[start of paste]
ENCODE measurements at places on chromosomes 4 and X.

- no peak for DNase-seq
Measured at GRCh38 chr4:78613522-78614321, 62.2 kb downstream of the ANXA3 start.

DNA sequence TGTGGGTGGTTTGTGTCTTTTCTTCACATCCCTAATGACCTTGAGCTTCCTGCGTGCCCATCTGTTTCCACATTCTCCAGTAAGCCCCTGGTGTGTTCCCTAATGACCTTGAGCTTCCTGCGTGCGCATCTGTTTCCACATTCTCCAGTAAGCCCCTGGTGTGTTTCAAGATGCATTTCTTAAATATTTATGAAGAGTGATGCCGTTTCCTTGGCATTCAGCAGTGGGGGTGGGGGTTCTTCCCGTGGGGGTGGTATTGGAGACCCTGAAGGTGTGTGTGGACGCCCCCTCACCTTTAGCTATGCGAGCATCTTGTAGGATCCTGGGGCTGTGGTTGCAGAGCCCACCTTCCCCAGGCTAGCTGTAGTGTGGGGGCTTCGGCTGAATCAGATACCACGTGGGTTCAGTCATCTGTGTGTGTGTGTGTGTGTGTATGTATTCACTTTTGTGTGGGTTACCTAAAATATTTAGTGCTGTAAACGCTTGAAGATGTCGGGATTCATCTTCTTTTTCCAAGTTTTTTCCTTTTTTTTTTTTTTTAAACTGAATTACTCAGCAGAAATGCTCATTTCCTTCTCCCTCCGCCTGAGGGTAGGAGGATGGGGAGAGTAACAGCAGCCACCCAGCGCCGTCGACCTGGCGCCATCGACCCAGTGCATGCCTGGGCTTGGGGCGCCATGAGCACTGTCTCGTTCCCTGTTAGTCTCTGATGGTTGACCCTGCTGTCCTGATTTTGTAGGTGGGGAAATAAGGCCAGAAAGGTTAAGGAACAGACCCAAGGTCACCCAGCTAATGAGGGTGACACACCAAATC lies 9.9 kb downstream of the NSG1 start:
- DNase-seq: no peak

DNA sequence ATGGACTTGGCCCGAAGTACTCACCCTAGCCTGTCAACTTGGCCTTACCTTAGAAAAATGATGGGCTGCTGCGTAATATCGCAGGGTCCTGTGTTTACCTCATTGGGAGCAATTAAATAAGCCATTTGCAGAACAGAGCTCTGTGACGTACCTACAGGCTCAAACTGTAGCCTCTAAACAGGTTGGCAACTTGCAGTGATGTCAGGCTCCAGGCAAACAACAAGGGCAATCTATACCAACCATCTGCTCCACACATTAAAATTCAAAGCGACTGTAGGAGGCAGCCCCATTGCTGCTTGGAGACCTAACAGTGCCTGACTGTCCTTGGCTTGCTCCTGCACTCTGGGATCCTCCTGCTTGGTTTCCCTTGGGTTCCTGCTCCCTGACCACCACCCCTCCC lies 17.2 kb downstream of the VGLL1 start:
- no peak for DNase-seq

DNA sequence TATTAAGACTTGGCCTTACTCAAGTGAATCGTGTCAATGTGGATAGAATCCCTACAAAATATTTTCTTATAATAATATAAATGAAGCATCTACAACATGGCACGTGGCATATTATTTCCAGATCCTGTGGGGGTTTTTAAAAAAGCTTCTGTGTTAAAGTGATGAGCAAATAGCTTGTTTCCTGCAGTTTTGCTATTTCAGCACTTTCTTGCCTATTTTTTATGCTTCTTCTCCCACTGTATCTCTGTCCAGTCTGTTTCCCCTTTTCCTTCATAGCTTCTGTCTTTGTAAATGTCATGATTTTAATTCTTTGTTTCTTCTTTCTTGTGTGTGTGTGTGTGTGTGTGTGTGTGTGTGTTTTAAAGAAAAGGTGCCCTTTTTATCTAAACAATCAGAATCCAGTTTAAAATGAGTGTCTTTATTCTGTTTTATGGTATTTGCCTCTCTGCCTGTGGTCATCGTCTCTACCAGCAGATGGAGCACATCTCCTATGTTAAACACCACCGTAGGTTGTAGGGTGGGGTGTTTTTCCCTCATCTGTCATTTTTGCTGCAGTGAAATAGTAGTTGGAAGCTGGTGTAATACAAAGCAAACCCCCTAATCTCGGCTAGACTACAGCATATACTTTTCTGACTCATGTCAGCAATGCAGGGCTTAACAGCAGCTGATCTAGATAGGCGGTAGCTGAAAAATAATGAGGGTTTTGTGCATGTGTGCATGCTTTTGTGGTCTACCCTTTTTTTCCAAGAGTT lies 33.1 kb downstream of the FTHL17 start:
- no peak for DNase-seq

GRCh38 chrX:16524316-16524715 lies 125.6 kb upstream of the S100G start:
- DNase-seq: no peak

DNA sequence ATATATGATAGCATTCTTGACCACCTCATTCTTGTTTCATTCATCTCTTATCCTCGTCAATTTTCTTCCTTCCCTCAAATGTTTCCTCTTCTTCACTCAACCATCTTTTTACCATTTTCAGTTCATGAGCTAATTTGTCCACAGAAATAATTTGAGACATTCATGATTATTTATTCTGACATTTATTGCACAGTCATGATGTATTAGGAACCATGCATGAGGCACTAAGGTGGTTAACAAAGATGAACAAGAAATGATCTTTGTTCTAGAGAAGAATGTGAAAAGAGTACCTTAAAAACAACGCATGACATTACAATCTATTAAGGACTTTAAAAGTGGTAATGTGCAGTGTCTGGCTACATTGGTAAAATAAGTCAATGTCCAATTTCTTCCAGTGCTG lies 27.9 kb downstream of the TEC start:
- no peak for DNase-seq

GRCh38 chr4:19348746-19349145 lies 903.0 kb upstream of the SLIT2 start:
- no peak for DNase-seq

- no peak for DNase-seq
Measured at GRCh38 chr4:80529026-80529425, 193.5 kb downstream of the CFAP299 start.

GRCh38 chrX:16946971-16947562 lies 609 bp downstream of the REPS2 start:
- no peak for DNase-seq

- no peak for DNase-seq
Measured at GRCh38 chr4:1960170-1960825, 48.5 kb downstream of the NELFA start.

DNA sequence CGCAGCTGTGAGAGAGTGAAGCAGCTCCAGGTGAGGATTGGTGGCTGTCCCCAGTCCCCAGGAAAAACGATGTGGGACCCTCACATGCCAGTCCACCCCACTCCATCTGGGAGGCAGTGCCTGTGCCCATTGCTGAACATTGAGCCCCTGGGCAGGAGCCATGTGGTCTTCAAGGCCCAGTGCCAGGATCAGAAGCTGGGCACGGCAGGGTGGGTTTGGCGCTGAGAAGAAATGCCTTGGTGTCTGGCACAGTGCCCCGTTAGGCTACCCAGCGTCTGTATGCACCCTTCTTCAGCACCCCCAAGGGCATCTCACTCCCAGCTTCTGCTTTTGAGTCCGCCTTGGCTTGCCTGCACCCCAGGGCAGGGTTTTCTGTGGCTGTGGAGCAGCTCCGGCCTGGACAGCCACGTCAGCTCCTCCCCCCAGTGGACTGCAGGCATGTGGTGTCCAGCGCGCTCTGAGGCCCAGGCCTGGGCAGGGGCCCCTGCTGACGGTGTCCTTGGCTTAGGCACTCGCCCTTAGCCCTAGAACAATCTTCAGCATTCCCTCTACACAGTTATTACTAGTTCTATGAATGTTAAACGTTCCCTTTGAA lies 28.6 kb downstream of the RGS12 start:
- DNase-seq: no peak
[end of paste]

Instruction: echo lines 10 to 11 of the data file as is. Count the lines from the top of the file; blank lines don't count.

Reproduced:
GRCh38 chrX:16524316-16524715 lies 125.6 kb upstream of the S100G start:
- DNase-seq: no peak